Dosing Regimen of Eculizumab Added to Conventional Treatment in Positive Cross Match Living Donor Kidney Transplant
|The safety and scientific validity of this study is the responsibility of the study sponsor and investigators. Listing a study does not mean it has been evaluated by the U.S. Federal Government. Read our disclaimer for details.|
|ClinicalTrials.gov Identifier: NCT00670774|
Recruitment Status : Completed
First Posted : May 2, 2008
Results First Posted : June 25, 2018
Last Update Posted : June 25, 2018
A strongly positive crossmatch has long been considered an absolute contraindication to kidney transplantation and most patients with anti-human leukocyte antigen (HLA) antibody never were able to receive a kidney transplant. Over the past decade, significant progress has been made in overcoming early antibody-mediated renal allograft injury. Our group has performed more than 200 such transplants providing the possibility of transplant to previously untransplantable patients. Despite our best efforts, transplantation in these patients is still complicated by a high rate of acute humoral rejection (AHR).
Patients included in this study will be those who have demonstrable anti-HLA antibody specific for their living donor. It is our hypothesis that blockade of terminal complement activation at the time of transplant in combination with our current protocols will reduce the incidence of AHR in patients with anti-donor HLA antibody.
|Condition or disease||Intervention/treatment||Phase|
|Kidney Transplant||Drug: Eculizumab||Phase 1 Phase 2|
The eculizumab dosing regimen was modified from that used in the treatment of paroxysmal nocturnal hemoglobinuria and consisted of 1200 mg immediately prior to transplantation, 600 mg on postoperative day 1, and 600 mg weekly thereafter for 4 weeks. At week 4, assessment of DSA levels was performed. Eculizumab was discontinued in patients whose DSA had significantly decreased (B flow crossmatch channel shift<200). In patients with persistently high DSA and thus believed to have continued high risk for AMR, eculizumab treatment continued (1200 mg week 5, and then every 2 weeks). Another DSA assessment was performed at week 9 and eculizumab was discontinued if the B flow crossmatch channel shift was <200.
The eculizumab group were compared to a historical control group consisting of consecutive transplants between 1/1/2005 and 1/10/2017 who met the inclusion criteria. The historical control group had been treated with a similar plasma exchange based protocol without eculizumab.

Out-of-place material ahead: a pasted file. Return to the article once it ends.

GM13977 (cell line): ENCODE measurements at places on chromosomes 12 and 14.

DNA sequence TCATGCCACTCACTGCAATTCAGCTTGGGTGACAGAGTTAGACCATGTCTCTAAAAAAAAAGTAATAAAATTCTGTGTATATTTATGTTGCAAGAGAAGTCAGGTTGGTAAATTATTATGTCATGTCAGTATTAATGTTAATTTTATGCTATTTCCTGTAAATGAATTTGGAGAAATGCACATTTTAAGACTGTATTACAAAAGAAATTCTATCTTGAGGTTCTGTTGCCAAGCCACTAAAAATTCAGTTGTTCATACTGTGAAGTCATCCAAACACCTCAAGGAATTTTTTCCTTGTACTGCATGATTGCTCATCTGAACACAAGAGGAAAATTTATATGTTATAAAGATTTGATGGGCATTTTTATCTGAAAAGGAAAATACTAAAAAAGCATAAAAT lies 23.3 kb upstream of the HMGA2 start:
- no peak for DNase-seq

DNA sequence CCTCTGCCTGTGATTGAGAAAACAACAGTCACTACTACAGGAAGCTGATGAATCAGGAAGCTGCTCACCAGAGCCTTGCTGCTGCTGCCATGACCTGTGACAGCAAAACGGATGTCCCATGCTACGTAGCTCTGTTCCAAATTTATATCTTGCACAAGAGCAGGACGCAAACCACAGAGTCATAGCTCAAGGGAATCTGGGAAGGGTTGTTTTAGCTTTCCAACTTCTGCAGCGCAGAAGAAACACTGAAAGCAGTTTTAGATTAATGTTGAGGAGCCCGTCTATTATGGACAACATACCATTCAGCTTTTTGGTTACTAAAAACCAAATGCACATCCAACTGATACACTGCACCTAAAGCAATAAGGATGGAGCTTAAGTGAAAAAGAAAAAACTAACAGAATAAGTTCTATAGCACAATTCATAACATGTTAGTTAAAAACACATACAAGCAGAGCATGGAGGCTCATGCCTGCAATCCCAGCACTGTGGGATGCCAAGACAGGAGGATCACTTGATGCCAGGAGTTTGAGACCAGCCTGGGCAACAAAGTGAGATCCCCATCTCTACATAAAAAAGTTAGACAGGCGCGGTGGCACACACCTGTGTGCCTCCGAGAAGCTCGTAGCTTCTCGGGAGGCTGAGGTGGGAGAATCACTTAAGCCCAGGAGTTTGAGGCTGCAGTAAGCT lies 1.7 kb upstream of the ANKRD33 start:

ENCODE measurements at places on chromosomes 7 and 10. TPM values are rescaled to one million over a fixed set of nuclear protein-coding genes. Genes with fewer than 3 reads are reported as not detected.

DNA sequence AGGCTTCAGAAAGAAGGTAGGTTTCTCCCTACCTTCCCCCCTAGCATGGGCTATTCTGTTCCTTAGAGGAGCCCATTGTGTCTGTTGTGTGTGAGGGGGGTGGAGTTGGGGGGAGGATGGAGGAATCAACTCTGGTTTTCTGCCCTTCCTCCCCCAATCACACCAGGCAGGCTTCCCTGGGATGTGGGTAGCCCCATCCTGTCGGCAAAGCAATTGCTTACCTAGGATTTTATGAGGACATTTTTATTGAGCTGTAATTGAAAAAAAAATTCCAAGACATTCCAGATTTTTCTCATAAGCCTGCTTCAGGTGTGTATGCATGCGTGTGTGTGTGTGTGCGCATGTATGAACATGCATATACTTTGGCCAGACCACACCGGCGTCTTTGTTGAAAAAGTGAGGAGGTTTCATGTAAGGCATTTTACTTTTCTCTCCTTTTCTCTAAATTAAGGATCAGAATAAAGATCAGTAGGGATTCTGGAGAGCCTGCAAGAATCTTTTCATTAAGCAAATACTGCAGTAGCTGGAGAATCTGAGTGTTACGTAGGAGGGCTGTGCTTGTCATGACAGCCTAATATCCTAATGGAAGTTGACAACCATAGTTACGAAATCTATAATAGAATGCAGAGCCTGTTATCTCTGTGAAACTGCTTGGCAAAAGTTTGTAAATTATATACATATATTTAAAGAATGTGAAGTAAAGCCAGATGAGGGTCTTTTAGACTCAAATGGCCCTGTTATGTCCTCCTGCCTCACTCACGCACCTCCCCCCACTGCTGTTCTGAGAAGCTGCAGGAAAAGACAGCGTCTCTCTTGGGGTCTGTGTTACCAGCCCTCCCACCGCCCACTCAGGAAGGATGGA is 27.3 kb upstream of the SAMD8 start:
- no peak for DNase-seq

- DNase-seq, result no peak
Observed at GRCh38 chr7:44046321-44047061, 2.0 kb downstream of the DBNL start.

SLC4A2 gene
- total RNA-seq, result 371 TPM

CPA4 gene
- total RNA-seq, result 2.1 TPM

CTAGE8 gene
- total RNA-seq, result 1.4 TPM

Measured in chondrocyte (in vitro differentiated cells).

|Study Type :||Interventional (Clinical Trial)|
|Actual Enrollment :||31 participants|
|Intervention Model:||Single Group Assignment|
|Masking:||None (Open Label)|
|Official Title:||A Single Center, Open-label Study to Determine the Safety and Efficacy of a Dosing Regimen of Eculizumab Added to Conventional Treatment in the Prevention of Antibody-mediated Rejection (AMR) in Positive Crossmatch Living Donor Kidney Transplantation|
|Actual Study Start Date :||March 2008|
|Actual Primary Completion Date :||May 2017|
|Actual Study Completion Date :||August 2017|
Patients received eculizumab intravenously according to details provided in the intervention description.
Other Name: Soliris
- Number of Subjects With Antibody-Mediated Rejection (AMR) in the First 3 Months After Living Donor Kidney Transplantation [ Time Frame: up to 3 months ]AMR can cause acute graft loss or shorten allograft survival. Renal allograft biopsies were obtained percutaneously using ultrasound guidance processed for light microscopy and immunofluorescence for peritubular capillary staining for C4d. All biopsies were reviewed by a pathologist in a blinded fashion. AMR was diagnosed using standard Banff criteria in combination with graft dysfunction (increase in serum creatinine >/=0.3 mg/dL over nadir.)
- Number of Patients Developing High DSA Levels at Less Than or Equal to 3 Months [ Time Frame: 3 months ]High DSA levels were defined as B flow cross match channel shift >350 at any time point in the first 3 months.
- Number of Patients Requiring Splenectomy [ Time Frame: 1 year ]A splenectomy is a surgical operation involving removal of the spleen. Splenectomy was performed for severe AMR in the setting of a rising serum creatinine (usually >2.0) and a rising serum DSA level despite daily plasma exchange treatments.
- Graft Dysfunction in First Month Post Transplant [ Time Frame: 1 month ](Maximum serum creatinine-nadir serum creatinine)
- Length of Follow-up [ Time Frame: up to 15 months ]Following the completion of dosing, subjects were to return for follow-up visits at 3 and 6 months post transplant to obtain biopsies and collect follow-up data. Subjects who continued the drug for 12 months were to receive their final assessment at 15 months.
- Number of Subjects With Graft Survival at One Year [ Time Frame: 1 year ]Graft survival means the kidney has not been rejected by the body.
- Number of Subjects Receiving Posttransplant Plasma Exchange (PE) [ Time Frame: up to one year ]Plasma exchange is needed when there is poor kidney functioning, and donor specific alloantibody (DSA) is high
- Transplant Glomerulopathy Incidence at One Year [ Time Frame: 1 year ]Transplant glomerulopathy is a morphologic lesion of renal allografts that is characterized histologically by duplication and/or multilayering of the glomerular basement membrane. It is widely accepted as a manifestation of chronic antibody-mediated rejection (AMR). This is determined by histology.
To learn more about this study, you or your doctor may contact the study research staff using the contact information provided by the sponsor.
Please refer to this study by its ClinicalTrials.gov identifier (NCT number): NCT00670774
|United States, Minnesota|
|Rochester, Minnesota, United States, 55905|
|Principal Investigator:||Mark D. Stegall, M.D.||Mayo Clinic|